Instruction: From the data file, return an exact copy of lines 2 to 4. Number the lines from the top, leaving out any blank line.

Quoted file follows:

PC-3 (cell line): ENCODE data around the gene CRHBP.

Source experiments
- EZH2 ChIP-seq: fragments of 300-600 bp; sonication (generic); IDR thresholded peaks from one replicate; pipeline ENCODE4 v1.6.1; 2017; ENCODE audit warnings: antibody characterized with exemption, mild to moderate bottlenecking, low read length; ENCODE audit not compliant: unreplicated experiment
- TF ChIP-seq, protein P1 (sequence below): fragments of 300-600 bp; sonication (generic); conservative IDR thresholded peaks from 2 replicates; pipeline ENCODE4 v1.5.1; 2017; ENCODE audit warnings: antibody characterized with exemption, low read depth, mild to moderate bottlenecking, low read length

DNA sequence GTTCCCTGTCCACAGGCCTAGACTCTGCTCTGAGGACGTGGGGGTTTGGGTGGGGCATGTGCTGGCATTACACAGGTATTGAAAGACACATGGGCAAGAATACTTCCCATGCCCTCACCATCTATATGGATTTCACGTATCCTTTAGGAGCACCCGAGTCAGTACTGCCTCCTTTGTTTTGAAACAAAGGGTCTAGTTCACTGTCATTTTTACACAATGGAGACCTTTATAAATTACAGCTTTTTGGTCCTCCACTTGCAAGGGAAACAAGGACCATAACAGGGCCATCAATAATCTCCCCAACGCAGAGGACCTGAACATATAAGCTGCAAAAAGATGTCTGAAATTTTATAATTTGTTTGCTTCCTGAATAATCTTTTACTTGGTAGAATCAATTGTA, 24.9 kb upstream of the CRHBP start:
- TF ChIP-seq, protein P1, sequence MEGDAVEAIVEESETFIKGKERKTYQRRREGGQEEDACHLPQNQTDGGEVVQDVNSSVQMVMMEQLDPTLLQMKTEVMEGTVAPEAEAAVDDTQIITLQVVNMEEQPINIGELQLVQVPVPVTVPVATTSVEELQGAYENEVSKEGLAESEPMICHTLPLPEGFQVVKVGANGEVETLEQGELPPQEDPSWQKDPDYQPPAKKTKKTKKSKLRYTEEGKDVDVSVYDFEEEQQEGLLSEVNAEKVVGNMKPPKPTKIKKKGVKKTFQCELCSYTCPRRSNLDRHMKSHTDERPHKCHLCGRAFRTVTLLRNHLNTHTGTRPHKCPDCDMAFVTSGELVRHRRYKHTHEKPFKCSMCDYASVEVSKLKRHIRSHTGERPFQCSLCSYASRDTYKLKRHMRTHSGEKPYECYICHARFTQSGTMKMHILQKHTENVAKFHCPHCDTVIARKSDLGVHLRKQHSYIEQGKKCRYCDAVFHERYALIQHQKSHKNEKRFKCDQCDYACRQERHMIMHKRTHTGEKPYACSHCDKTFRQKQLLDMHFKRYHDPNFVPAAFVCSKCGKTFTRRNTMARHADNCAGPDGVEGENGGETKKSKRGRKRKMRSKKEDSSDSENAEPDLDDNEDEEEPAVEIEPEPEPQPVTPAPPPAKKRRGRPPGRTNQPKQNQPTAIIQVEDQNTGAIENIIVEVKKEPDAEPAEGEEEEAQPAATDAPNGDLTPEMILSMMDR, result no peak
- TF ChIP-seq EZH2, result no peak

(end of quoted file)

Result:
Source experiments
- EZH2 ChIP-seq: fragments of 300-600 bp; sonication (generic); IDR thresholded peaks from one replicate; pipeline ENCODE4 v1.6.1; 2017; ENCODE audit warnings: antibody characterized with exemption, mild to moderate bottlenecking, low read length; ENCODE audit not compliant: unreplicated experiment
- TF ChIP-seq, protein P1 (sequence below): fragments of 300-600 bp; sonication (generic); conservative IDR thresholded peaks from 2 replicates; pipeline ENCODE4 v1.5.1; 2017; ENCODE audit warnings: antibody characterized with exemption, low read depth, mild to moderate bottlenecking, low read length